Traditional aspects of fitness – flexibility, strength, endurance – start from the heart and mind these days and feed my soul as well as my body. I want to remain flexible in my thinking, strong in my commitment to being all of me and enduring in my capacity to love when it feels hard to keep loving. There can be no technology to measure my progress in these domains. My mid-life fitness remains distinctly my own: independent, fierce, compassionate and present.

 

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Try on someone else’s shoes – Alternative summer PD

Shoes to try on... Pixabay.com

Shoes to try on…

Opportunities for learning abound when we open ourselves to the possibilities.
Here’s an example: My 6 year old son is attending summer day camp at my school this week. For him it’s a novel situation. He’s involved with peers who hail from all over the world and speaks English all day long (instead of German). He’s familiar with the school but is not a student there. He is having a blast and enjoys telling me about all the games they play and what he made during arts and crafts. The difference for me is that I get to take on the role of parent/customer on my home turf. And in this case, it’s awesome.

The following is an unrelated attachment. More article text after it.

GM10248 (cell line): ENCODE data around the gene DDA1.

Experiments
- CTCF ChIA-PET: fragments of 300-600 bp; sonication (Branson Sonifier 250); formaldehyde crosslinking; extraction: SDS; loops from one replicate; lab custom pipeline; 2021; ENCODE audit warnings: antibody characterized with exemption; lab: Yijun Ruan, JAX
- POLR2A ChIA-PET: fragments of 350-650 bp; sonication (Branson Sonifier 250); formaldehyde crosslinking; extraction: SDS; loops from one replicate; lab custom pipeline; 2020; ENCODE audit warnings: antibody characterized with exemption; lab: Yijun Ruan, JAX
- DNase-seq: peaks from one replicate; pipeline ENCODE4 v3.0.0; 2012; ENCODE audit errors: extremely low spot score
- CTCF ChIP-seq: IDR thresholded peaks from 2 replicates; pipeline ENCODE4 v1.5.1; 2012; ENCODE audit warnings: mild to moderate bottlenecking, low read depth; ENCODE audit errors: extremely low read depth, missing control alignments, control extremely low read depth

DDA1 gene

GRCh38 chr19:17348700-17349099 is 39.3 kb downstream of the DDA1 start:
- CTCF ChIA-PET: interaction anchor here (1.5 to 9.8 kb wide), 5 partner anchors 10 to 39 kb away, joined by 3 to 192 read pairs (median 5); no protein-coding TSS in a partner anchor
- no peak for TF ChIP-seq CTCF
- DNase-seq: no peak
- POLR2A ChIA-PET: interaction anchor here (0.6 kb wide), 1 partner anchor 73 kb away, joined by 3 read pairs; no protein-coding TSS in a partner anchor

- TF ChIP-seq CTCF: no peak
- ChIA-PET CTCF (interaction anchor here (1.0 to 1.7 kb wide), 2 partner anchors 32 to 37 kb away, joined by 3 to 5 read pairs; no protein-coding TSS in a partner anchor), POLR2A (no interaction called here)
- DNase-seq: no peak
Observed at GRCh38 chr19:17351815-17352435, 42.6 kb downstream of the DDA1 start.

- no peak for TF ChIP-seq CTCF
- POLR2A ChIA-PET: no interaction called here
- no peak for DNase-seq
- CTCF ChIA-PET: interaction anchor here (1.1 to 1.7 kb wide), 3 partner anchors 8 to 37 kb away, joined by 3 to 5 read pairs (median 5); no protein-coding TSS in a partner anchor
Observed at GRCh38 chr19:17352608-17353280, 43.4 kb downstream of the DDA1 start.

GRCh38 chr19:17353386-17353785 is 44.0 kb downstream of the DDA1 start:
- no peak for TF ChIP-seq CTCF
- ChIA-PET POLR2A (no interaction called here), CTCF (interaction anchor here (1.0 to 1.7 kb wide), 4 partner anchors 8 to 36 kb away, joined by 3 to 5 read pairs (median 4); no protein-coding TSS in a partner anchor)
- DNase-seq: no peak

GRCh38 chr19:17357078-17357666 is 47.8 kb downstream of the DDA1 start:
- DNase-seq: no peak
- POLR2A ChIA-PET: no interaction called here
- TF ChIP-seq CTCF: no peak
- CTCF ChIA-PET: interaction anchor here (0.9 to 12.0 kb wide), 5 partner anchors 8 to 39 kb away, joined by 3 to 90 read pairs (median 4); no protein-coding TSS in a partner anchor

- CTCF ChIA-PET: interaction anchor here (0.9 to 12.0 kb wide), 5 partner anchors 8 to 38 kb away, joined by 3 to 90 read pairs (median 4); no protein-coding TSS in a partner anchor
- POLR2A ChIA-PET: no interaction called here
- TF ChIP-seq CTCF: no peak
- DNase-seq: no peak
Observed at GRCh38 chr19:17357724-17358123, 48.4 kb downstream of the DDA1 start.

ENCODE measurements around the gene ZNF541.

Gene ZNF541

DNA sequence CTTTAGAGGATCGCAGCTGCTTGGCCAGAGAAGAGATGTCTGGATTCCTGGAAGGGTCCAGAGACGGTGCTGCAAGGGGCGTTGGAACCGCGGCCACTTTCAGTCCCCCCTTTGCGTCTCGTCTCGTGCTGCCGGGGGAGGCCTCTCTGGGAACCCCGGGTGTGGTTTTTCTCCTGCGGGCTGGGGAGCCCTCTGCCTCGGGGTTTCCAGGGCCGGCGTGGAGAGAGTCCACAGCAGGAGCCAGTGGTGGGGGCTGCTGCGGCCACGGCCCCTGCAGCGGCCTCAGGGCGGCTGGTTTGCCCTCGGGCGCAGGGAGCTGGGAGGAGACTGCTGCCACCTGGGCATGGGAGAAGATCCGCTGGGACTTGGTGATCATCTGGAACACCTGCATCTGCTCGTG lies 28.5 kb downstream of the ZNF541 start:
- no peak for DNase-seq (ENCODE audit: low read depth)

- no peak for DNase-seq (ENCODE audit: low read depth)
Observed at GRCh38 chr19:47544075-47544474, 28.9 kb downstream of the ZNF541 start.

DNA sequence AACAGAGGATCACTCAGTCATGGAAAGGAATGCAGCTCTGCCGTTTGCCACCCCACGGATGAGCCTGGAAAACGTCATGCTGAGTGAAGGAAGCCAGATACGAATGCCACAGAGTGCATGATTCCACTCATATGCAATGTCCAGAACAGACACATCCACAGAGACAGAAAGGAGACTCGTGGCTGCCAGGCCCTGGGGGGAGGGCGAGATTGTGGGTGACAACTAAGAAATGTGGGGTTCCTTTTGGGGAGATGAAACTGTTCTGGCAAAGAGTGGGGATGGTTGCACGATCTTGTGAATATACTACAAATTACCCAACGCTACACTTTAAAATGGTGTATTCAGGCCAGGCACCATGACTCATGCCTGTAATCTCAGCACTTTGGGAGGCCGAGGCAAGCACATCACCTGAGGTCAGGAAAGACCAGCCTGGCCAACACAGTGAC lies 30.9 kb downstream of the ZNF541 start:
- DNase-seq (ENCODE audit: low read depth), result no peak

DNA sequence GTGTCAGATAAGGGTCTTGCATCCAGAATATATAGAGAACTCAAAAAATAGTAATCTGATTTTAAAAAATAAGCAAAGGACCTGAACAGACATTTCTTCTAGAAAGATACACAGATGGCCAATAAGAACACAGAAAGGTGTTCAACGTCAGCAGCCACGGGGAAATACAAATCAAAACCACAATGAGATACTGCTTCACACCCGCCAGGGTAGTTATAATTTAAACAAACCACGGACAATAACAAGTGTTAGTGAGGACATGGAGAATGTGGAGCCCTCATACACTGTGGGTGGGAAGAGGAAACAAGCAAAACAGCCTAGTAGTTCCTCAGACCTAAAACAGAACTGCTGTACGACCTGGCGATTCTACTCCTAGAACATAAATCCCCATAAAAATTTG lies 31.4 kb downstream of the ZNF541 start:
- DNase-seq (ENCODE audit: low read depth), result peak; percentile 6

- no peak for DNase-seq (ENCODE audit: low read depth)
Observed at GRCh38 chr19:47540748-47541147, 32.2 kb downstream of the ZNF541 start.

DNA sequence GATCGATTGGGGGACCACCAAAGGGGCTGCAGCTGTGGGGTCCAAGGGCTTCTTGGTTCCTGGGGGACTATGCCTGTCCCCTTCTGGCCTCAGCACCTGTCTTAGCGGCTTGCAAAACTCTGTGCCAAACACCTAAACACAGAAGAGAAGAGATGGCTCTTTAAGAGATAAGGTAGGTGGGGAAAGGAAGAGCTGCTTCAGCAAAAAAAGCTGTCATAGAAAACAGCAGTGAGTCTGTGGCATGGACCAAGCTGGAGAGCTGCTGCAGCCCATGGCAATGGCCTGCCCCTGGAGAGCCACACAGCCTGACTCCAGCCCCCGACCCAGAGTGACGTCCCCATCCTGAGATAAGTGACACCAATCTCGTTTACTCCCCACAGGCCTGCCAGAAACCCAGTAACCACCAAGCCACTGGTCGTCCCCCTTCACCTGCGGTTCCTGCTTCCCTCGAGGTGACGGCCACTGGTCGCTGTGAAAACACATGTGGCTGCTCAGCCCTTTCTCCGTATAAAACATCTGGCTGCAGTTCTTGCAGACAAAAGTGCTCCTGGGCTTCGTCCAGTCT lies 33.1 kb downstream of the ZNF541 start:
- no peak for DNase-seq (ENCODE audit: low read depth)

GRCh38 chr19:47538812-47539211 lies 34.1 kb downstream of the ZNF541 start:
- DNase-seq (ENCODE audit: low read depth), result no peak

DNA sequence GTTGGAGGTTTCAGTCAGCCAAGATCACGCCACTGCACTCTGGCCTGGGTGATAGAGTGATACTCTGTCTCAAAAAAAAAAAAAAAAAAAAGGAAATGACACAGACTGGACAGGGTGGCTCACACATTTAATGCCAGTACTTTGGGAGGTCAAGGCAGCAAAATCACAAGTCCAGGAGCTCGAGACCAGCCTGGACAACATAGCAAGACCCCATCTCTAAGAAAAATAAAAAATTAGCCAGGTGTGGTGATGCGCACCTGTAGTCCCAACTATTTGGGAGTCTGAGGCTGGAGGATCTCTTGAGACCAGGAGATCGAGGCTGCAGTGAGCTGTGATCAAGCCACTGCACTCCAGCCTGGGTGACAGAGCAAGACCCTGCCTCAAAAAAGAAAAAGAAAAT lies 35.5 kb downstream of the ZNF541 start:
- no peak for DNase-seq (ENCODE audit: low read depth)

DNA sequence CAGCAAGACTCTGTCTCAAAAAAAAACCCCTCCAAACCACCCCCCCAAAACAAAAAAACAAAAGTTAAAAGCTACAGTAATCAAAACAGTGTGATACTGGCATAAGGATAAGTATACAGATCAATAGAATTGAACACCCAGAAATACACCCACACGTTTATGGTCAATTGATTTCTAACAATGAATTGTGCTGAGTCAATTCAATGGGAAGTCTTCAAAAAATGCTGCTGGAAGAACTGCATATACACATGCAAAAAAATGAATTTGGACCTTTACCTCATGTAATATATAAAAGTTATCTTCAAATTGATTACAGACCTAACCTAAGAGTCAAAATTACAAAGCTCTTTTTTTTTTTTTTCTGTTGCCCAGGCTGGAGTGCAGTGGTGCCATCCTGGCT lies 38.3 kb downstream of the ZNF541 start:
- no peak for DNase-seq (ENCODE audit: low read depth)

I drop him off with my smiling and good humored colleagues. He then starts chatting with his favorite counselors, most of whom are alumni or high school students whom I taught or coached at one point. I am also acutely aware of my responsibilities as a parent in making the cooperation a good one: packing him a good lunch, putting on the sunscreen, respecting the pick-up and drop-off times. When I come to pick him up, I get to stand among the other parents: relaxed, unhurried and so glad to be on the receiving end of excellent care and service. My appreciation for what my colleagues do in these days to challenge, encourage and delight my youngest is immeasurable. What a gift it is to be able to experience the operation from the other side!